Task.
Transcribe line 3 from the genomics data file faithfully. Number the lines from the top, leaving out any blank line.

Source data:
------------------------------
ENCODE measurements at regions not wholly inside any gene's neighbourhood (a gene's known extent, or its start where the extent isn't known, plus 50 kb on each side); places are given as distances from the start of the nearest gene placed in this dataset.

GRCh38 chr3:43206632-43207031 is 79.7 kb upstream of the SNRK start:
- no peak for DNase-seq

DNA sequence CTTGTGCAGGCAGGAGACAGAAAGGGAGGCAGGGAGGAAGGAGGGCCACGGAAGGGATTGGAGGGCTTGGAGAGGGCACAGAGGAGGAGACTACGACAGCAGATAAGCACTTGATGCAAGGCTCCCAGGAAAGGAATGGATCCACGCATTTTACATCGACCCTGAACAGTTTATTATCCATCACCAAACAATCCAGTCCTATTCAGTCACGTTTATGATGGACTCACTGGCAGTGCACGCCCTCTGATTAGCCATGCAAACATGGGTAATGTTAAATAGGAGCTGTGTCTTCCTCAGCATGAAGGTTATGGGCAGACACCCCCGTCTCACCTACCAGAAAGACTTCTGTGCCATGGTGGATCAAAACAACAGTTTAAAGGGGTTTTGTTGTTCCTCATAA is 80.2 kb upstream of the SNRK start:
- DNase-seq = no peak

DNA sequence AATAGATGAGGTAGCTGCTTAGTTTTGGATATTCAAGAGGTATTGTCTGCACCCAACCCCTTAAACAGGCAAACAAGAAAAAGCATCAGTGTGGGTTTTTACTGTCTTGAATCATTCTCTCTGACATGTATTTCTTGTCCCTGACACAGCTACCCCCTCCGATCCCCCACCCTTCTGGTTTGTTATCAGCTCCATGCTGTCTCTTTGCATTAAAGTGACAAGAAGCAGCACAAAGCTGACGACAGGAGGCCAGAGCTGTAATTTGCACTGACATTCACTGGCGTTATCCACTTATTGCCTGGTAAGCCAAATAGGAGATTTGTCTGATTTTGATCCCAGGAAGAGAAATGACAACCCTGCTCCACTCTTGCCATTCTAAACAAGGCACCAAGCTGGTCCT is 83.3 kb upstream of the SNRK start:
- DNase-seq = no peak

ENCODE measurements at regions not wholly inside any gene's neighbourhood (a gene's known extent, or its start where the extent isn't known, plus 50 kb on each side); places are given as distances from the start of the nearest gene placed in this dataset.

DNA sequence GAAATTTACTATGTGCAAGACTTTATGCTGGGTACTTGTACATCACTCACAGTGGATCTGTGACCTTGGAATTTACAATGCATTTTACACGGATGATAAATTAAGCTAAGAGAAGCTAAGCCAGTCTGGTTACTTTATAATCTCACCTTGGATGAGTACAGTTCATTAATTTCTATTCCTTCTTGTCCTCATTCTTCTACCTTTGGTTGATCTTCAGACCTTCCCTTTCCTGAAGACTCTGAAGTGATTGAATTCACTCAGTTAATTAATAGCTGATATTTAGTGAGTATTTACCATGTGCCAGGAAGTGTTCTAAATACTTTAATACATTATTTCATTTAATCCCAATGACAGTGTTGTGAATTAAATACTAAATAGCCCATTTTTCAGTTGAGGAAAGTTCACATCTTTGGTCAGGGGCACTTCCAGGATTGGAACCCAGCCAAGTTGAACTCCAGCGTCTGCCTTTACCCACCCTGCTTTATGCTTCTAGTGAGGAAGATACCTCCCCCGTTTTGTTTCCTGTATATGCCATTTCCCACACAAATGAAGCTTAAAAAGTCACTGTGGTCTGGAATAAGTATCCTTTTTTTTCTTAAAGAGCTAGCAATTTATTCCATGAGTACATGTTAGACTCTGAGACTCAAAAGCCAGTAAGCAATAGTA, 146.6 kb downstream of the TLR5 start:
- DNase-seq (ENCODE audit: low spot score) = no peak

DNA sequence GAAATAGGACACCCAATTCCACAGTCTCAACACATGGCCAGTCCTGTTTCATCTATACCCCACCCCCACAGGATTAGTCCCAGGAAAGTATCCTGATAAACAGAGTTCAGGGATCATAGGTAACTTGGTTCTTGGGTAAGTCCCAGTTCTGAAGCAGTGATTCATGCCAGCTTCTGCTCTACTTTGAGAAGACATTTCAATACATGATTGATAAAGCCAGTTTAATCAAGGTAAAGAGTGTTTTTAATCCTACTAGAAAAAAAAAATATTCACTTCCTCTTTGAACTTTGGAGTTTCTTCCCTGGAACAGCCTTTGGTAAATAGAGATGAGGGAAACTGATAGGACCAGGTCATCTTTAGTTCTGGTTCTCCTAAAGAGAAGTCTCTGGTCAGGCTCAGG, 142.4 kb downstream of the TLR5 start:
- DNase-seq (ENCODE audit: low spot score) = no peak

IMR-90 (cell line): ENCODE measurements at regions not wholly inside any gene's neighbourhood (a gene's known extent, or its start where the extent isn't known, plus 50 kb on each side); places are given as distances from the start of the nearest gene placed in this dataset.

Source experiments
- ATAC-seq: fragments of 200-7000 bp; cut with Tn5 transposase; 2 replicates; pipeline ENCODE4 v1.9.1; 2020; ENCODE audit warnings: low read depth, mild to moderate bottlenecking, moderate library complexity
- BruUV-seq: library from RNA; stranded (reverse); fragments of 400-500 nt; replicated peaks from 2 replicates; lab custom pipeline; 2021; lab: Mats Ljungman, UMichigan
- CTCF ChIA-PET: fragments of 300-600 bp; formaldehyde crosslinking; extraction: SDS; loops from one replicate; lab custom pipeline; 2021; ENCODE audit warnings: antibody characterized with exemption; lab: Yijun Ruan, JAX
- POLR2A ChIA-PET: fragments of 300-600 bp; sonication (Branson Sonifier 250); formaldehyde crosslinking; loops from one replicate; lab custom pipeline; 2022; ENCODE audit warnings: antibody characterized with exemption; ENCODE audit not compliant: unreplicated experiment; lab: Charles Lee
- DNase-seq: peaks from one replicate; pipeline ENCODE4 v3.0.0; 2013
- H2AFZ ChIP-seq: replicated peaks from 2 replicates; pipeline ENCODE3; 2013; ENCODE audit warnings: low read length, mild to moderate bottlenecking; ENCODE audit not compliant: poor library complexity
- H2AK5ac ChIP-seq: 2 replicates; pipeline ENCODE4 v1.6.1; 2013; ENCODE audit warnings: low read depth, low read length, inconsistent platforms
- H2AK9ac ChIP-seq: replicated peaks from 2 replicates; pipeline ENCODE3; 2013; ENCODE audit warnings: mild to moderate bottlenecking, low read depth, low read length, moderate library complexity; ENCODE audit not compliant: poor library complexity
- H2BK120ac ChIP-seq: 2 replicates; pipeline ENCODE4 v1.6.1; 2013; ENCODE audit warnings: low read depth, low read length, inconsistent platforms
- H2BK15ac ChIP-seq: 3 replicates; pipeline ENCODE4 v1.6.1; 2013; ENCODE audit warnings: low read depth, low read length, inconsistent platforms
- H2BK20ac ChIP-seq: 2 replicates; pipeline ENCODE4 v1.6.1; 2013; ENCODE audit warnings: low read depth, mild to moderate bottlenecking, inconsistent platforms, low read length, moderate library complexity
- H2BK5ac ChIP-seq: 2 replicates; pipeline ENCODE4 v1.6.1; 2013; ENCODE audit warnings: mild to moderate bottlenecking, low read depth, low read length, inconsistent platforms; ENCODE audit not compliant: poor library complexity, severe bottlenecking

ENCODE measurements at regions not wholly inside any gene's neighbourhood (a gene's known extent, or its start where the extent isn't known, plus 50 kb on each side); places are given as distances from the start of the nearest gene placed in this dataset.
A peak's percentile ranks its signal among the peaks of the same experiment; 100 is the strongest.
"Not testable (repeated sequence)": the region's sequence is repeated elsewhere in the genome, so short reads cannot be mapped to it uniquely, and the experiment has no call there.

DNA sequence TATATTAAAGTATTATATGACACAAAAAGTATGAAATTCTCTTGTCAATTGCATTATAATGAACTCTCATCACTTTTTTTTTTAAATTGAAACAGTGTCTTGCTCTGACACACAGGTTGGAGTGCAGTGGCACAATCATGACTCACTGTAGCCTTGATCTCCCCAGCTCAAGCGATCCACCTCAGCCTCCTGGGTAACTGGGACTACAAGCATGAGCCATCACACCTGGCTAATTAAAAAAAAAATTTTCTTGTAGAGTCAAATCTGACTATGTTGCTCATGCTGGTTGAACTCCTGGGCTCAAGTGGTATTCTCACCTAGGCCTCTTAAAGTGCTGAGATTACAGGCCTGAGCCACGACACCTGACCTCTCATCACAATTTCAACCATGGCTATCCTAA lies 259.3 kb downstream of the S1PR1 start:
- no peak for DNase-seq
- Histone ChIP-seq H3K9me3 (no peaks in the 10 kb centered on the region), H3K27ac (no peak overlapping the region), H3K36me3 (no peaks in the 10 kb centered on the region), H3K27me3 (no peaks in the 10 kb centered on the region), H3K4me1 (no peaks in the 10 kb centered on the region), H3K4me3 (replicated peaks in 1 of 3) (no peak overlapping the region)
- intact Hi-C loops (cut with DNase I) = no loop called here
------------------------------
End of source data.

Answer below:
- no peak for DNase-seq